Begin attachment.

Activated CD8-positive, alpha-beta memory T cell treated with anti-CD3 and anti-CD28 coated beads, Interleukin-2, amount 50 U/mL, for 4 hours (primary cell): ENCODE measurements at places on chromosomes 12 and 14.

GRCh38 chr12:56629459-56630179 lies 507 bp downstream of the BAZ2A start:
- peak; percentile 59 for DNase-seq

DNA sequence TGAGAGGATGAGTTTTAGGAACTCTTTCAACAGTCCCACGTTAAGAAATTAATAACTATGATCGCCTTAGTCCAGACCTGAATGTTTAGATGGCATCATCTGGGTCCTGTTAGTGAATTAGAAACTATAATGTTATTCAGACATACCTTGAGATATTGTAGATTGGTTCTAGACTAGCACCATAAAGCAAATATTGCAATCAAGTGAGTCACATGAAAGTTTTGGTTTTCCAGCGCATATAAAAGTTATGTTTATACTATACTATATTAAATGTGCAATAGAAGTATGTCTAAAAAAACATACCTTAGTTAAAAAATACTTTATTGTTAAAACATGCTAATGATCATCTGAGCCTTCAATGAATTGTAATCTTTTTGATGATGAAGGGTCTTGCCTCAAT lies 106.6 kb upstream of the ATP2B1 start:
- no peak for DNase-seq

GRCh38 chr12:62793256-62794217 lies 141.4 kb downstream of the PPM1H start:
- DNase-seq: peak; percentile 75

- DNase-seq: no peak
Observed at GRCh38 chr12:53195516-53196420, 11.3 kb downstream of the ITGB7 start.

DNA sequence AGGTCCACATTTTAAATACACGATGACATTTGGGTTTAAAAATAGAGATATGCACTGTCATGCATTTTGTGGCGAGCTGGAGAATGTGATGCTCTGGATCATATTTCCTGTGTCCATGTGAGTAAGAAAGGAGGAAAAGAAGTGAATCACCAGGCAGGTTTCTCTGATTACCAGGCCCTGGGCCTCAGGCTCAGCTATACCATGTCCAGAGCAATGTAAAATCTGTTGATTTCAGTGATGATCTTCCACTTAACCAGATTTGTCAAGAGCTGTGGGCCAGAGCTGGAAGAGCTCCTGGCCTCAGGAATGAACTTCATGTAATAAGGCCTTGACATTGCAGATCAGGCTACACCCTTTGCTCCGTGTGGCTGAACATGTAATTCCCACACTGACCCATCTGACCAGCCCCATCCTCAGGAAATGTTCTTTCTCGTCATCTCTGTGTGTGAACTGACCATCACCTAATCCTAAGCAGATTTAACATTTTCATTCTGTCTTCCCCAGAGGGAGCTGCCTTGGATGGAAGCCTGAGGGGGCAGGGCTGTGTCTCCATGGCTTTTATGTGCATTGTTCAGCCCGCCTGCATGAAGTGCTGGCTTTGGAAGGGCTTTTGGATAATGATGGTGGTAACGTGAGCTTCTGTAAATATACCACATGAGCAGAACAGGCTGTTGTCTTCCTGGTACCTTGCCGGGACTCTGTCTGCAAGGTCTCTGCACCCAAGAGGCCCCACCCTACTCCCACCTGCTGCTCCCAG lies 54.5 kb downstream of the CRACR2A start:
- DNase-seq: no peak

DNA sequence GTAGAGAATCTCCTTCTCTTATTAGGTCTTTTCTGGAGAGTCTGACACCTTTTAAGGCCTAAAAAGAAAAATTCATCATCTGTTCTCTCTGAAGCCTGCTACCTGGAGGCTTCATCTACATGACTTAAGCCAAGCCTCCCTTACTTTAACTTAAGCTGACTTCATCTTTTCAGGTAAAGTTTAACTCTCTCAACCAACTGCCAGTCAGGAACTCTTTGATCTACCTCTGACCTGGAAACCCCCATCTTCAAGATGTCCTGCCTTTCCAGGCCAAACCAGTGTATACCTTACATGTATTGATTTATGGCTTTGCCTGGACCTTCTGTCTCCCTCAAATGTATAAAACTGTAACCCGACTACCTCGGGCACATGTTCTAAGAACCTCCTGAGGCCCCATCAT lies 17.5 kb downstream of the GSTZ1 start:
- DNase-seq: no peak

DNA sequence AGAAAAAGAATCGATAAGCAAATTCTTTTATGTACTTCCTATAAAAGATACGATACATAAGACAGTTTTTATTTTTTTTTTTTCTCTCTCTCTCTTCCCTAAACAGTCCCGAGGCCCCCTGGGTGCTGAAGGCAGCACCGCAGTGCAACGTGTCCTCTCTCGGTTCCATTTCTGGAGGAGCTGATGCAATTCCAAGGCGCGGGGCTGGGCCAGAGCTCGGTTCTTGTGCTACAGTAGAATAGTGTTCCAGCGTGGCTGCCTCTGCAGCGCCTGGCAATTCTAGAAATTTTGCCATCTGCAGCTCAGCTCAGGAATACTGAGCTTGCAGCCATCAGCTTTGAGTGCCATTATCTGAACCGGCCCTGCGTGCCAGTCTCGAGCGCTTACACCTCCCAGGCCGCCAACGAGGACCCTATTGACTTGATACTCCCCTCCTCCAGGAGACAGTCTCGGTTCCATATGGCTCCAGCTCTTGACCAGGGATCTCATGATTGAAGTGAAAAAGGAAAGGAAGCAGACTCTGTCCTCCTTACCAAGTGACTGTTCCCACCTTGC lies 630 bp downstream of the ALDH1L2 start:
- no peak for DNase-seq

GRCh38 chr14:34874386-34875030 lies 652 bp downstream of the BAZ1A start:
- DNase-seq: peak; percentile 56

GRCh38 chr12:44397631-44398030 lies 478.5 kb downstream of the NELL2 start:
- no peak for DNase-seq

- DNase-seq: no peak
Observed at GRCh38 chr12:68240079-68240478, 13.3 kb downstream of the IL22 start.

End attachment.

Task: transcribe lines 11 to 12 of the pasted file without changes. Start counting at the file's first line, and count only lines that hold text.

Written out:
- DNase-seq: no peak

DNA sequence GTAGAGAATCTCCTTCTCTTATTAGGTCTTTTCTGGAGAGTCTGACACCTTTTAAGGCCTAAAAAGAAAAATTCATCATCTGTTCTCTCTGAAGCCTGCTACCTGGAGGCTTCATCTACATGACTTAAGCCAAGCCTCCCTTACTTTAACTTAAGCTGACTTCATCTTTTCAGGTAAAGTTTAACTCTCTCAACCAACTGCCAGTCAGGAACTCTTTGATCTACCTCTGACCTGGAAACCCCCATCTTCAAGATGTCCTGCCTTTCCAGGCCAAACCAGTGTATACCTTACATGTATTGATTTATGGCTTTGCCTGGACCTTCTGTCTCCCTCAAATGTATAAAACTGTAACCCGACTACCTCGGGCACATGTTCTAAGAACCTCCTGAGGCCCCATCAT lies 17.5 kb downstream of the GSTZ1 start: